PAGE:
This paper critically assesses the appropriateness of the Bank-housed Climate Investment Funds (CIFs) as a model for the Green Climate Fund (GCF). It takes proposals and recommendations by civil society groups and uses them as benchmarks to analyse the CIFs. It finds that in terms of institutional arrangements the CIFs have achieved some notable progress, however, in operations and performance there are serious concerns.
A number of 'pilot' funds are underway to develop climate related interventions in key sectors. Significant UK financing has been dedicated to these funds, primarily through the World Bank. These pilot programmes must be seen as building blocks towards an appropriate post 2012 financial architecture. Based on an emerging UK civil society consensus this paper highlights the form that this architecture should take, what development models it should build upon and what technological approaches it s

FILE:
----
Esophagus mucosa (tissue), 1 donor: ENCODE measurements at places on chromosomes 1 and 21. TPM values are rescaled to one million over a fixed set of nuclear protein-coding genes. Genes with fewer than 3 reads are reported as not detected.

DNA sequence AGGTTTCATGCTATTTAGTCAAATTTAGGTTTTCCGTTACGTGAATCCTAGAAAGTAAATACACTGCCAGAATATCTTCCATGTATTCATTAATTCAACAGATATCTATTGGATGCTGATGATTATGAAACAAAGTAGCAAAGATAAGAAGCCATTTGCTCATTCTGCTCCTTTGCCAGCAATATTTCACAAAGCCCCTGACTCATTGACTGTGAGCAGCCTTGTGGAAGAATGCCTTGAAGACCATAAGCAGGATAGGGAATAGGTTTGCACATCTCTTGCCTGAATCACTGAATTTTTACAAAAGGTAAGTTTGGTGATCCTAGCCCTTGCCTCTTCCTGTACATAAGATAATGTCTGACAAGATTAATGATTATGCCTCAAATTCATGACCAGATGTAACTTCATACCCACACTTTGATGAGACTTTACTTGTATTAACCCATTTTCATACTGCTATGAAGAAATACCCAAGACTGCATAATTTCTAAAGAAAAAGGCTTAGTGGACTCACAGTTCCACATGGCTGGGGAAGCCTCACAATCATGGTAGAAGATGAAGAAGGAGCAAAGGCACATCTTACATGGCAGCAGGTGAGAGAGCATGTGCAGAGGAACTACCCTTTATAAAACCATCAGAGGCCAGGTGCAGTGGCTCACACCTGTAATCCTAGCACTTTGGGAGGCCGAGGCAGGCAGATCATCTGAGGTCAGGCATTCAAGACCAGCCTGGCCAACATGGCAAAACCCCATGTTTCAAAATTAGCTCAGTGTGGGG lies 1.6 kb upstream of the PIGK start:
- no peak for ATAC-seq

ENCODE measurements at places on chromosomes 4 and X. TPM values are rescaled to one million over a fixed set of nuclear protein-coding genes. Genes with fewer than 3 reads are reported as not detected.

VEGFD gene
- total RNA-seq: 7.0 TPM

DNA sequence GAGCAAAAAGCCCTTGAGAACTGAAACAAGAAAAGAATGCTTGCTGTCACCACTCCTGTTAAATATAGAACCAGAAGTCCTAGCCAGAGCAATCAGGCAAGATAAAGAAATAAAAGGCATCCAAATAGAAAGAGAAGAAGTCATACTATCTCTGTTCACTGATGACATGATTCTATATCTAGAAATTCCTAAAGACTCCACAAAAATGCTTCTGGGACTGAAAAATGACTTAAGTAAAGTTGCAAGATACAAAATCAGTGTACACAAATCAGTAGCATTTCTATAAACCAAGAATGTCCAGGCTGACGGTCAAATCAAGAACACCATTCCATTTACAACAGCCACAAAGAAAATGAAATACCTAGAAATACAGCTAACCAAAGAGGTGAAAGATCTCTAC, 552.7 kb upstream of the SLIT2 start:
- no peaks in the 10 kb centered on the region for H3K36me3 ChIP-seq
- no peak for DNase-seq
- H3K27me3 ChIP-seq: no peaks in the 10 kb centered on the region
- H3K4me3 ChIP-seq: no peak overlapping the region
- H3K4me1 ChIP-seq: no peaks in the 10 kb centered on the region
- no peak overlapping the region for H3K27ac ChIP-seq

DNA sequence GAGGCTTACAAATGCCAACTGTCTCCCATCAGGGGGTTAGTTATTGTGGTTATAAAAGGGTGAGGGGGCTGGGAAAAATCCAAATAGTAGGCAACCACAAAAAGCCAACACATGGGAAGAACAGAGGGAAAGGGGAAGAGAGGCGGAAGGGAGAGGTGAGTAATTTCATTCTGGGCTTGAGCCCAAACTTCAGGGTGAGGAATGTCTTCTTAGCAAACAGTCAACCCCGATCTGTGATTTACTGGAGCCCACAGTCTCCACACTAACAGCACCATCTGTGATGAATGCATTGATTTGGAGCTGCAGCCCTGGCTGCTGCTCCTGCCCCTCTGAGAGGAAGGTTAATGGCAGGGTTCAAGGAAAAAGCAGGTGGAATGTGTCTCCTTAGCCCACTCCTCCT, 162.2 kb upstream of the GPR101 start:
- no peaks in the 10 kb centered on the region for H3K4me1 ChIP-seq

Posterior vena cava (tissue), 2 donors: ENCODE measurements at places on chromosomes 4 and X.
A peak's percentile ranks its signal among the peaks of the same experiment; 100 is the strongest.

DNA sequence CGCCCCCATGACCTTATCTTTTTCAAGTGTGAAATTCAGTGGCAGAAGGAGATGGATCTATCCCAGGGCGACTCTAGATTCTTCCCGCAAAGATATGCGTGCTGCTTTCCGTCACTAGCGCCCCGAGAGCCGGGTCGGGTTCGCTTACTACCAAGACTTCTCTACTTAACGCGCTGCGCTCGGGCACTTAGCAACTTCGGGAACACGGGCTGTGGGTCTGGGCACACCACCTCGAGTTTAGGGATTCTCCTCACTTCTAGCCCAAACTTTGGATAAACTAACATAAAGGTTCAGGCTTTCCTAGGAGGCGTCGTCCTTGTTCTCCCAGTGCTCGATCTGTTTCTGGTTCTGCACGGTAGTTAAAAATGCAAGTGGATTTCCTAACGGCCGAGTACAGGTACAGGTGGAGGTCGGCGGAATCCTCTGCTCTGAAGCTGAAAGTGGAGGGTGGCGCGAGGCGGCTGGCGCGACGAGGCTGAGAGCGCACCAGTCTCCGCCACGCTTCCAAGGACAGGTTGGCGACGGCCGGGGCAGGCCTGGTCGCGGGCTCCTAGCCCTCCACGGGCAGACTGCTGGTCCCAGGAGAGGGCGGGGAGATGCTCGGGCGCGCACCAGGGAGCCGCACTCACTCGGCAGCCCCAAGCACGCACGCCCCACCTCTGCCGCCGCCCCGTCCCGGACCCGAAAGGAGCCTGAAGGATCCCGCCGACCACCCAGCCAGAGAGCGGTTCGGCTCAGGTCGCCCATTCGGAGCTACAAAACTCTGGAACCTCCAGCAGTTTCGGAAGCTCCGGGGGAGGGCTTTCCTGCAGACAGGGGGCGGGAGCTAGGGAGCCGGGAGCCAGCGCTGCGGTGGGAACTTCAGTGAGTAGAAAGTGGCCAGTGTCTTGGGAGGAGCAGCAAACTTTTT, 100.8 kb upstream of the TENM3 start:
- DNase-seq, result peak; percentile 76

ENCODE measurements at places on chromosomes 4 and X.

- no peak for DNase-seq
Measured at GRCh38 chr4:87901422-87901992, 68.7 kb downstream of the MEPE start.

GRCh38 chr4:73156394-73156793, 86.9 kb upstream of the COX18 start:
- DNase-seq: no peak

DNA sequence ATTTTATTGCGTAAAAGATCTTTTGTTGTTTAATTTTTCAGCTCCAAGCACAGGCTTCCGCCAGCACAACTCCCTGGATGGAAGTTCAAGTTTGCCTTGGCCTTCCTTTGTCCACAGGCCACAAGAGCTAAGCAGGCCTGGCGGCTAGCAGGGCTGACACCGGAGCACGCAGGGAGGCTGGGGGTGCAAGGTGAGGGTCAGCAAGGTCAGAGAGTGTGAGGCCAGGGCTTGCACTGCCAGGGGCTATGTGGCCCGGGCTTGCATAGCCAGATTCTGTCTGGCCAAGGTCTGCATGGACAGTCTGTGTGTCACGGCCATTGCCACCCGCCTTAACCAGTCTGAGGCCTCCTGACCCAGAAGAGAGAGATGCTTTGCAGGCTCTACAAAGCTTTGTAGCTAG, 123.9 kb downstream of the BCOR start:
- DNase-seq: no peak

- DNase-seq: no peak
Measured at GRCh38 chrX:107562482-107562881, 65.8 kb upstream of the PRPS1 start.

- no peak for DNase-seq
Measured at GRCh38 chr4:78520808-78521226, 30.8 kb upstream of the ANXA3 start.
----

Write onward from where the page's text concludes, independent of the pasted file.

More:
Donors have pledged $6.2 billion to the World Bank hosted Climate Investment Funds (CIFs) making them big players in current climate finance. The last three months have seen the Scaling Up Renewable Energy programme launched, new country investment plans endorsed by the Clean Technology Fund, and pilot countries selected for the Forest Investment Programme. A discussion paper, commissioned by the CIFs Administrative Unit has begun to look at lessons that can be learnt and incorporated in the rol
Current climate pilot projects, many of which are housed under the World Bank, are not leading us towards an equitable and effective post 2012 climate architecture envisioned by NGOs in the UK and beyond.
Meeting between UK NGOs and UK Alternate Execituve Director to the World Bank -Caroline Sergeant- on July 22, 2008.